Reexamination of the 2004 Failure of Big Bay Dam, Mississippi: On-Demand

This webinar will review the 2004 failure of Big Bay Dam. A potential failure modes framework was used to make the forensic root-cause assessment based on data and information provided by the state of Mississippi. A detailed timeline of the failure obtained through review of court proceedings will be presented including the appearance of a number of distress indicators, the seriousness of which were not recognized and acted upon by the owner and the owner engineer. Of particular interest is the influence of piping and erosion of highly erodible fine sandy silt and silty fine sand through open defects in the outlet works conduit. The full failure mode likely developed through a series of backward erosion initiation/continuation cycles that began under the upstream slope of the dam and moved toward the downstream end of the conduit over a period of about thirteen years. The rapidity of the final steps in the failure mode development leading to breach of the dam are quite stunning and serve to reinforce the importance of detecting and mitigating seepage distress in embankments as early as possible in the development process and prior to later stages of continuation/ progression when adequate time or intervention methods are not available to stop the failure process. A generalized risk analysis event tree of the failure mode will be presented and described.

Keith A. Ferguson, P.E.,DWRE

HDR Engineering, Inc./Dam and Hydraulic Structures Practice Leader

Keith Ferguson has over 40 years of planning, design, and construction experience for over 160 dams, levee, spillways, outlet works, canals and tunnels projects across the US and internationally.  He holds Bachelor and Master of Science degrees from the University of Colorado in Civil and Geotechnical Engineering and is a registered professional engineer in 18 states.  He is a recognized leader in dam safety, risk analysis, seepage and stability analyses, seismic response evaluations for embankment and concrete dams, in rock mechanics, and in design of embankment, roller compacted concrete, and rockfill dams.  He recently completed a 7 year term as Director including a 2 year term as President of USSD.  He was chair of the ASDSO Dam Safety Journal Editorial Committee from 2008 through 2013. He is currently serving a chair of the USSD Advocacy initiative and the joint USSD Advocacy, Communication, and Public Awareness Committee.  He is Vice-chair of the USSD History Committee.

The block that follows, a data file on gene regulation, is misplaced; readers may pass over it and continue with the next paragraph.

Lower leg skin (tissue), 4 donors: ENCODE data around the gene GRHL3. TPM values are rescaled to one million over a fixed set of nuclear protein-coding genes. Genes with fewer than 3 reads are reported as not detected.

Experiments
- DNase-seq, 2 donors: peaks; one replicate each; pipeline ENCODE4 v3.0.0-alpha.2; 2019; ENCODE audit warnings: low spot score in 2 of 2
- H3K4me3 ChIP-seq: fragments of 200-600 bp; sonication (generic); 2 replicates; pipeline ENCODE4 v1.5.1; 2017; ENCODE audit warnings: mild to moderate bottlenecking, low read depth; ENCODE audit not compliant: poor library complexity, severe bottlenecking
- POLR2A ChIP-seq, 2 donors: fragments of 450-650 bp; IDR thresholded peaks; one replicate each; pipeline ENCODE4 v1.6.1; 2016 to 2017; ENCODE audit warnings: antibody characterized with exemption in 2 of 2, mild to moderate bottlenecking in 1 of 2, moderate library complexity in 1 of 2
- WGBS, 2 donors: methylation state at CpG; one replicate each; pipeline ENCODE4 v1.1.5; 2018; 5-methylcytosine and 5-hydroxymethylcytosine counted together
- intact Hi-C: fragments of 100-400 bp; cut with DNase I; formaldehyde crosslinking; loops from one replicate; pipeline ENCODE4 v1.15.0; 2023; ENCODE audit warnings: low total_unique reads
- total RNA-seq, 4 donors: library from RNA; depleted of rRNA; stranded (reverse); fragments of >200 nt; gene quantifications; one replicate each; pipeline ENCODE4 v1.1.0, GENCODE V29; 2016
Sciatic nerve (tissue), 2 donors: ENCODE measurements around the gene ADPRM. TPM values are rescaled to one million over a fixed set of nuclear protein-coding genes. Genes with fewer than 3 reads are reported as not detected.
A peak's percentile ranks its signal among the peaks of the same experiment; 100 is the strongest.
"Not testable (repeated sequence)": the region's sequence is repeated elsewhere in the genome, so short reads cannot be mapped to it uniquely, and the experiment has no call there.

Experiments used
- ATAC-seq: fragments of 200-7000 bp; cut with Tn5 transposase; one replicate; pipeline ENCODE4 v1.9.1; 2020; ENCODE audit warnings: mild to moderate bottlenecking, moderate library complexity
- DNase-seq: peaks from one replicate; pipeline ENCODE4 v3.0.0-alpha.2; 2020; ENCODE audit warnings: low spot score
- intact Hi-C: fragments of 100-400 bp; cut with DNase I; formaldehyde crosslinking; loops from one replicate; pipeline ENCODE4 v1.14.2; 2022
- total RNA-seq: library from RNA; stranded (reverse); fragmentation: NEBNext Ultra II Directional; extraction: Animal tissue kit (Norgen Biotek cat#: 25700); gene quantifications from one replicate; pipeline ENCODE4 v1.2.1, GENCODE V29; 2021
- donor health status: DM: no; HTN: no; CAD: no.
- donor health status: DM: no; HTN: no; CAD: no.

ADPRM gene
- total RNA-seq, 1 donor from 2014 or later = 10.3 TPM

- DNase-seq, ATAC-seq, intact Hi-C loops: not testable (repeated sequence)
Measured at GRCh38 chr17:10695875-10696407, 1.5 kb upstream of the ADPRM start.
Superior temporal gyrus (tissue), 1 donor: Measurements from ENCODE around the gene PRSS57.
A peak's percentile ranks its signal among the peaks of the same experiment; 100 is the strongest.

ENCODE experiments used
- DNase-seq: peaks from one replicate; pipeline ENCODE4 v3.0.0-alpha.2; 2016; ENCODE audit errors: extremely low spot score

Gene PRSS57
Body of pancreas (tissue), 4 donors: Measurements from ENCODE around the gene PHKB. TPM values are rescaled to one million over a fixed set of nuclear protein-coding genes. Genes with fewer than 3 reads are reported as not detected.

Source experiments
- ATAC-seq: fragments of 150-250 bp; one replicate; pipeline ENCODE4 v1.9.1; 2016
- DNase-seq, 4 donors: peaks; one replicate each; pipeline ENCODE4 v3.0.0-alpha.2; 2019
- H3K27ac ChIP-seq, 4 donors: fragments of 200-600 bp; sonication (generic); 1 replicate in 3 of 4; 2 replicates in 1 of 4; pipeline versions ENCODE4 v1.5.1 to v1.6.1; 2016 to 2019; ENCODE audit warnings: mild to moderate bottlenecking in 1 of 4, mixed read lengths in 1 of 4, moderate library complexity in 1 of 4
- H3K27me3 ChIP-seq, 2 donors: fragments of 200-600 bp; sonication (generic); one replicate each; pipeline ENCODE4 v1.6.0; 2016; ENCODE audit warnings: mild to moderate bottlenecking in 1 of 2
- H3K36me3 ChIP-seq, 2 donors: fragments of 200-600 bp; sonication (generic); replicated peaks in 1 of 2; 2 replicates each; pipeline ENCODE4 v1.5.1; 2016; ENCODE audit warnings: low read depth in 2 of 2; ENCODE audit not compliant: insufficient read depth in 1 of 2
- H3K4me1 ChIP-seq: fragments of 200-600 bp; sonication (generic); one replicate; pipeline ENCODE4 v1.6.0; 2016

1. Introduction
    1. Summarize overall Incident and Timeline
  2. Key Learning Objectives
    1. Expanded understanding of Potential Failure Modes (PFM’s), and how to identify and assess them
    2. Expanded understanding of key factors that contribute to seepage failure mode development
  3. Some Seepage Basics;
    1. Internal Erosion (IE)Mechanisms
    2. The IE/Piping Failure Mode Continuum: Initiation, Continuation, Progression, and Breach Formation
    3. Factors Influencing IE and Piping Processes
    4. Key Factors in Assessing Dam Safety Risks of IE/Piping
  4. Design and Construction of Big Bay Dam
    1. Examination of cross-section
    2. Lack of critical design features that reduce risk of PFM development
    3. Lack of monitoring
  5. Distress Indicators;
    1. Conduit cracks and leakage
    2. Sinkhole(s)
    3. Sediment filled outlet discharge basin
    4. Changes in seepage outflow from toe drain system
  6. Detailed failure development timeline
  7. PFM description (building from the IE/Piping failure mode continuum)
  8. Lessons learned
  9. Summary and Conclusions



On- Demand Webinar
Open to view video.
Open to view video.
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Completion Certificate
2.00 PDH credits  |  Certificate available
2.00 PDH credits  |  Certificate available